The 7Cir vacated the District Court's judgment for lack of jurisdiction and remanded back to the lower court with instructions to remand to state court. As set forth in the 7Cir Opinion's "Syllabus":
The parties cast this case as one about arbitral immunity, which is the ground on which the district court dismissed the complaint. It turns out, however, that the case is really about federal jurisdiction. We asked the parties to submit supplemental briefs on this question, and they both contend that subject matter jurisdiction exists. Their strongest argument is grounded in the diversity statute, but the amount in controversy requirement presents an obstacle: the complaint satisfies it only if Illinois law permits the plaintiffs to recover their legal expenses from the underlying arbitration, this suit, or both. We conclude that while Illinois law permits the recovery of legal fees as damages in limited circumstances, those circumstances are not present here.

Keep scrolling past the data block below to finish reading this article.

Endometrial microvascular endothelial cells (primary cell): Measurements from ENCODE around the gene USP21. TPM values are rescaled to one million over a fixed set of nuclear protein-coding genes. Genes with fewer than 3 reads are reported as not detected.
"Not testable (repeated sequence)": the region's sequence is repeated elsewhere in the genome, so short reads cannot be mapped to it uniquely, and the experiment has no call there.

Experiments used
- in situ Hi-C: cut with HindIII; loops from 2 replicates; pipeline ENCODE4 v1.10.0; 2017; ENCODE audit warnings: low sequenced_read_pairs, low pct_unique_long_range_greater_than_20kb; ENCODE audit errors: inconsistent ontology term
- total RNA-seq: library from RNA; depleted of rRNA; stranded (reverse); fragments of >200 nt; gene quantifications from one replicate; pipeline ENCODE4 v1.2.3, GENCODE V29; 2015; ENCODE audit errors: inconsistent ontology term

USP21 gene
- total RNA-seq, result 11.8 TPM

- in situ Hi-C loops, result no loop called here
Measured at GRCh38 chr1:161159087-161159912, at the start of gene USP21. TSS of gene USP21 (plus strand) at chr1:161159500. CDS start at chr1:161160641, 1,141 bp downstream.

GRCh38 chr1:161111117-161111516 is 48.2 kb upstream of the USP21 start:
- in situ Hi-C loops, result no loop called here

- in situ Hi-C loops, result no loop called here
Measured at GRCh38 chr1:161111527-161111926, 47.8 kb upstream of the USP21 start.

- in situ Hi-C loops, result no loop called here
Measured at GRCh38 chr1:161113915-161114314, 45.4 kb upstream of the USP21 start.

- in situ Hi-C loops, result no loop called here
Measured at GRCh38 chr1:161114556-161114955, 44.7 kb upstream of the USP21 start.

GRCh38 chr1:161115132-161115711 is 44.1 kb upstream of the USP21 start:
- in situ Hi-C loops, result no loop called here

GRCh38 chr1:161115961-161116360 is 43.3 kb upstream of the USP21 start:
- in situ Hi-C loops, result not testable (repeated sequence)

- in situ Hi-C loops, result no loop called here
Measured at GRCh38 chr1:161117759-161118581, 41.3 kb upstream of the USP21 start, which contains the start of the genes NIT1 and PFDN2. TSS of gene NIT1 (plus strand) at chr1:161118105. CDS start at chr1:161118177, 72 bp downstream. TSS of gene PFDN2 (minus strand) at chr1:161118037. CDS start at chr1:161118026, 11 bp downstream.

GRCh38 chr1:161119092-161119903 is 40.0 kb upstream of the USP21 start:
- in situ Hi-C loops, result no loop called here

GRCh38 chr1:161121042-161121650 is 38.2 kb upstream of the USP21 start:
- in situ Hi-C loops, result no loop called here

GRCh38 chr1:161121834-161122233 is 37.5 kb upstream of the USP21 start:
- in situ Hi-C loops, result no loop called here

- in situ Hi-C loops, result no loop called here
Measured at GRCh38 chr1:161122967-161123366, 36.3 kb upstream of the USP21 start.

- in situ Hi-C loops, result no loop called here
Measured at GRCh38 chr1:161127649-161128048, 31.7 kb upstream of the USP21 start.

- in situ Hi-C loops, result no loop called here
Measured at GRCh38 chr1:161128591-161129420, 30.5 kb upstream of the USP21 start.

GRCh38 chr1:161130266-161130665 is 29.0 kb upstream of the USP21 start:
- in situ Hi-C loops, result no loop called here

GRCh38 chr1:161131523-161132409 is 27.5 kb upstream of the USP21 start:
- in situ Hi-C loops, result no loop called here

Money for Nothing. Take the Money and Run. Catchy tunes. You get them in your head and they stay there. Sort of like today's BrokeAndBroker.com Blog in which we watch a stockbroker push the plunger on his career -- even if only for a few months -- because of a measly $555. Maybe this respondent sort of confused a "sweep account" with his "business development account" and figured that he should sweep the year-end remaining balance from his firm into his own pockets? I mean, okay, we all have been tempted by such an impulse from time to time. On the other hand, most of us avoid that temptation. Most of us distinguish between that's mine, that's theirs, and, geez, if I get caught this could end in disaster. How's that lyric go? Money for nothing and . . . oops, I don't think the rest of that lyric is still politically correct. How's that other song go? Oh yeah: Bill Mack is a FINRA detective. You know he knows just exactly what the facts is. He ain't gonna let those two escape justice.